The first rays of the morning sun painted the predawn sky in glorious hues of orange and yellow as Bill stepped out of the house and took a deep breath of the cool pine scented air. He paused for a moment on his porch and took a sip of hot coffee from the large plastic travel cup he habitually carried when he had to be up early and surveyed the scene. To the East the Cascades rose up high and rugged against the sky, the sun on their far side striking a line of fire upon the barren rock at their uppermost rim, their flanks clad in a sea of evergreens split by the straight line of the occasional roadway and large barren squares where the loggers had been at work harvesting the bounty of the forest. As unsightly as the scarred tracts of land looked the trees would return in time, Bill knew. The mountains were eternal.
Art VandelayI bet more Ferraris get driven than people comment on this site post-update lol
Jim HolmgrenAbsolutely love my TR8. It's a thoroughly modern car by Triumph standards. Comfortable to drive and ride in. AC and power steering - plus power brakes. The Rover V8 is the perfect engine for the car. It pulls strong without being ridiculous and it makes "a proper noise". In convertible form, I see nothing controversial about the styling for the 1980s.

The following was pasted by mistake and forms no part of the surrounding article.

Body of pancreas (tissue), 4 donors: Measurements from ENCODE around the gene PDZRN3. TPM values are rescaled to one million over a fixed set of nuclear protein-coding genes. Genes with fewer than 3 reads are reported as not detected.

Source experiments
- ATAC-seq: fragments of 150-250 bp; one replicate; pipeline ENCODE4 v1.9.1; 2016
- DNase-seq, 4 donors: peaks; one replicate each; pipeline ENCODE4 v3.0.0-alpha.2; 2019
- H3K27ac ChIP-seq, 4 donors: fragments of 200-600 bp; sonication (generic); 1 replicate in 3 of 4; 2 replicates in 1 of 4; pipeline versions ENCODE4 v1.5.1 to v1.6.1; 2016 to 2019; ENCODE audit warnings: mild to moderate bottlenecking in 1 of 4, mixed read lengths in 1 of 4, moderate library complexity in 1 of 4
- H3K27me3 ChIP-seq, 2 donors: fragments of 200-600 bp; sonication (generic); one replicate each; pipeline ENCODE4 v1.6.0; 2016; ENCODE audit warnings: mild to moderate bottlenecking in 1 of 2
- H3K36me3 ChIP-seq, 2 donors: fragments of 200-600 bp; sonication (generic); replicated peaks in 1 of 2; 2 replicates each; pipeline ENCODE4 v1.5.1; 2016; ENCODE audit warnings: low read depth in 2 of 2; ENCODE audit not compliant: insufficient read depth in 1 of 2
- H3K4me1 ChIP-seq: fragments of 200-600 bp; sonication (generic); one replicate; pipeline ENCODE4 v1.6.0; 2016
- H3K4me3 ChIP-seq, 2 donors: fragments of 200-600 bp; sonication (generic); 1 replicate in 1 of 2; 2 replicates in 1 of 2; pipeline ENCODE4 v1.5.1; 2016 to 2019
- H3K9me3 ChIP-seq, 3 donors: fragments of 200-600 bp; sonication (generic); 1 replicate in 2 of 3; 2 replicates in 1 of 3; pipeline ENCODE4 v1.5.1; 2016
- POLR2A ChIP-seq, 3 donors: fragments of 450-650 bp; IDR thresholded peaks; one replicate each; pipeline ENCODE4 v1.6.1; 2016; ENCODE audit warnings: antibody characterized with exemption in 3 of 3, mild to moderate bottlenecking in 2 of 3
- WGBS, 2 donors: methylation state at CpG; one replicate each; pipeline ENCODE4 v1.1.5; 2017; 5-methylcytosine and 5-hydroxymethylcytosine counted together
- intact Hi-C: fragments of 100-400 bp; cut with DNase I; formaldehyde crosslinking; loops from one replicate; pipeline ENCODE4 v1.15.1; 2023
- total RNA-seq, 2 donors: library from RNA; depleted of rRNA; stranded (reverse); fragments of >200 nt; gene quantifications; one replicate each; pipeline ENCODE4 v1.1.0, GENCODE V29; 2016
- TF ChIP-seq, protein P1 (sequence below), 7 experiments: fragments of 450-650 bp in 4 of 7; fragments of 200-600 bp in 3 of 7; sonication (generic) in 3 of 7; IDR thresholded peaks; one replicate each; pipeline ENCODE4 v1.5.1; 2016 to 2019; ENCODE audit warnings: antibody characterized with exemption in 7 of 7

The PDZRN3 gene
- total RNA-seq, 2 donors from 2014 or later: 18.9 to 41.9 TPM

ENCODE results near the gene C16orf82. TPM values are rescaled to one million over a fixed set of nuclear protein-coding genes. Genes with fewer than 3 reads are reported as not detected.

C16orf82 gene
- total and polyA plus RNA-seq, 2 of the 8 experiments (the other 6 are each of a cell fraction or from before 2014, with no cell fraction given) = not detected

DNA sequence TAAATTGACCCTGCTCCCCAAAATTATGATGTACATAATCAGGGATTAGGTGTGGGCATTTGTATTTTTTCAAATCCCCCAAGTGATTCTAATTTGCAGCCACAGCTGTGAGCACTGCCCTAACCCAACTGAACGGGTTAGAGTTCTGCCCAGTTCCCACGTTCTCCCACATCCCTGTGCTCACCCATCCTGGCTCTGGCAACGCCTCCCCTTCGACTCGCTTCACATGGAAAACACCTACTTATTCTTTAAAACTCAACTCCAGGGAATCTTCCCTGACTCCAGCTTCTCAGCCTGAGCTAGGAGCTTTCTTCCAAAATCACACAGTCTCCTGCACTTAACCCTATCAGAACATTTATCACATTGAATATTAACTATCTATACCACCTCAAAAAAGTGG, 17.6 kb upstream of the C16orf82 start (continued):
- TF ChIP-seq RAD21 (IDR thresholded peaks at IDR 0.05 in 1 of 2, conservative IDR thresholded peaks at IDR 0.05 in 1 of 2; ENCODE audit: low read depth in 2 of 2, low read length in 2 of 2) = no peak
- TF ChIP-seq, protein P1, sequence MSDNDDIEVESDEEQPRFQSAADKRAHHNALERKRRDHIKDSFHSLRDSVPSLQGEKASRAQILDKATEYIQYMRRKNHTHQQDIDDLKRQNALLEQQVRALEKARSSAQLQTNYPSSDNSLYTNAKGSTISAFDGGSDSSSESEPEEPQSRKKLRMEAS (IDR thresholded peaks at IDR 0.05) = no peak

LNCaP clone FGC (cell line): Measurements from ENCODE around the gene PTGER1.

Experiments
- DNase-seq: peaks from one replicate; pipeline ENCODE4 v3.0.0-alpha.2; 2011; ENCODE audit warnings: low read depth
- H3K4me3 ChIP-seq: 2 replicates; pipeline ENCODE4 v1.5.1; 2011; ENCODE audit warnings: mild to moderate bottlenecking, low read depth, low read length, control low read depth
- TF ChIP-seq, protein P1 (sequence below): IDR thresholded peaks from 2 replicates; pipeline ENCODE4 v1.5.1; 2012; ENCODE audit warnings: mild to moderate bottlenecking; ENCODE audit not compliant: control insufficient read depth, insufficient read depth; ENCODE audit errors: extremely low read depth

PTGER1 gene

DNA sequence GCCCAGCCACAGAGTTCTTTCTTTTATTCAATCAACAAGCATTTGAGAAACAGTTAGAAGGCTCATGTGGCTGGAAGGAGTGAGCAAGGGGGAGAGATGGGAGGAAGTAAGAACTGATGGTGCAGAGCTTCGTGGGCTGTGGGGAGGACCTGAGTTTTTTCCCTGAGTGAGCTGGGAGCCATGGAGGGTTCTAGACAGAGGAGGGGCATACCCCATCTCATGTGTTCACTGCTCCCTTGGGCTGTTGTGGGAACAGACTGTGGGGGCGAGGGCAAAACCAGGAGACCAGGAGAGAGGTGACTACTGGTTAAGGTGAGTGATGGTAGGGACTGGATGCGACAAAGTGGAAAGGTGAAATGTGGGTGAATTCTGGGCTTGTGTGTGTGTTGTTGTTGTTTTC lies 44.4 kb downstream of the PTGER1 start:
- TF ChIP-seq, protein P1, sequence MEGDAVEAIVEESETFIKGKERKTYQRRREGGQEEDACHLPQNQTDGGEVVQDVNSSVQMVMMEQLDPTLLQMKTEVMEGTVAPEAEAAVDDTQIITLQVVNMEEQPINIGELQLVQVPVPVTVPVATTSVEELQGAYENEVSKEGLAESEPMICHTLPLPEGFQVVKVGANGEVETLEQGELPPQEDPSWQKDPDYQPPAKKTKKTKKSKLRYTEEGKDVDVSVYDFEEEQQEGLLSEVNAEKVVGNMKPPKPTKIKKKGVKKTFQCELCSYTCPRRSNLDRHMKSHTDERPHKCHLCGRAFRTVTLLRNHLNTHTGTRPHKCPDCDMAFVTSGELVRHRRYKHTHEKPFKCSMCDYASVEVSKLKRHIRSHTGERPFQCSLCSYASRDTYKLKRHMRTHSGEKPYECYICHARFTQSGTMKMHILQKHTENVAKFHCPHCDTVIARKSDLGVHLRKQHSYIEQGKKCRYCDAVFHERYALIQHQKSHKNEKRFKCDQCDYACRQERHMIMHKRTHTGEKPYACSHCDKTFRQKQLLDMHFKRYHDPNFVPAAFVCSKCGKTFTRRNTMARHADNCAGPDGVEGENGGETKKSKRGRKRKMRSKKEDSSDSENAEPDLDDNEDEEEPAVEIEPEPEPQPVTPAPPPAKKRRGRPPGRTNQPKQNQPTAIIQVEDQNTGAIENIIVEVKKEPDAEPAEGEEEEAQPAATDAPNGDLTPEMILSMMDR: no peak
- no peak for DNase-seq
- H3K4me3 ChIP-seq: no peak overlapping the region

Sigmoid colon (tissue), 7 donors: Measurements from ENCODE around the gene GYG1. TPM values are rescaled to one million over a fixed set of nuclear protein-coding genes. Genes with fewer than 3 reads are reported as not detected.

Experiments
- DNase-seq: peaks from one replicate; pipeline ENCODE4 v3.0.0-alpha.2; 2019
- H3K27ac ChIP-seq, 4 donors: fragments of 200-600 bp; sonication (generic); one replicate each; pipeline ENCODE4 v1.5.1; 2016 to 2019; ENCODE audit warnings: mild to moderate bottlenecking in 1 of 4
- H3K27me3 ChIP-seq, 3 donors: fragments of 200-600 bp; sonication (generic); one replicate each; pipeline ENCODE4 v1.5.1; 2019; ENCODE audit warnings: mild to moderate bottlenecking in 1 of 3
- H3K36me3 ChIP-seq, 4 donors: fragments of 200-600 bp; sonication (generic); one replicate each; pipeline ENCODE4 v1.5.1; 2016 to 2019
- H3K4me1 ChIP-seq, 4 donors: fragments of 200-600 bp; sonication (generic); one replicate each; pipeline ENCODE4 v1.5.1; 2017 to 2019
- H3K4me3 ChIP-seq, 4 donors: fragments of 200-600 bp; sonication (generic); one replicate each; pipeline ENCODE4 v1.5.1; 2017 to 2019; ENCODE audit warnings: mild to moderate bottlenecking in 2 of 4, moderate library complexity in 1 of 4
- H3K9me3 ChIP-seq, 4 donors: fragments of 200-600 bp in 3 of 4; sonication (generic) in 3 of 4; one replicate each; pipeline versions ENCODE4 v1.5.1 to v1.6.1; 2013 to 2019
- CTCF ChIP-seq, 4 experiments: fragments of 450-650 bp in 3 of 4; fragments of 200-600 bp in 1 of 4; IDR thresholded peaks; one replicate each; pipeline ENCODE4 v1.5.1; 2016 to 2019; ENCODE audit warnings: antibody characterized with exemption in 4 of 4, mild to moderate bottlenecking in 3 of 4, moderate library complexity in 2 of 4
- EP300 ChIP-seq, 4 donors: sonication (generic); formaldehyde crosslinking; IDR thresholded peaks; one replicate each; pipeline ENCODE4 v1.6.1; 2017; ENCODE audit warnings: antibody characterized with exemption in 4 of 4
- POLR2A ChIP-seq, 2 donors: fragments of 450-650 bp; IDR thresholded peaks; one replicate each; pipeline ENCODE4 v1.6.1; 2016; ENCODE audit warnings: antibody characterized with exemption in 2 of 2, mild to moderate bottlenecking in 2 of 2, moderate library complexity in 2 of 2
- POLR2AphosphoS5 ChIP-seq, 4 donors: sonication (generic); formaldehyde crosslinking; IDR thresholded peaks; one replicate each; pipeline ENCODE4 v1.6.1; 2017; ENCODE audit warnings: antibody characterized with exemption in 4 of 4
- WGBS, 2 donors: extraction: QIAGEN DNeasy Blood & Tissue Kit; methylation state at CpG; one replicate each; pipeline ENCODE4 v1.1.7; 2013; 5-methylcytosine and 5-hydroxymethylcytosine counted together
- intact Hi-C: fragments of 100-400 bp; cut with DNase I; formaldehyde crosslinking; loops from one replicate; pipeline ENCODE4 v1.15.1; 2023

CaddyDaddyMost TR8s have a pair of side-draft Stromberg carbs. HUH? I do believe those are SU or British made Skinners Union Carbs. May want to fix the article before some British Car loyalist has a heart attack in his garage while reading the article in the Midlands.
Arthur DaileyThe only TR-8 that I knew was a 'project' car that sat in the same driveway for many, many years. Did however have a friend with a TR-7. Can confirm that the instrument panel, interior materials such as fabric/upholstery, ergonomics and in particular the seats were superior to my Corvette of the same vintage. However in the first week that my friend had his TR-7 while pulling out of a shopping centre, his driver's side door 'fell off' the car. Quality control was to put it mildly, primarily just a 'rumour' at B.L. during that period.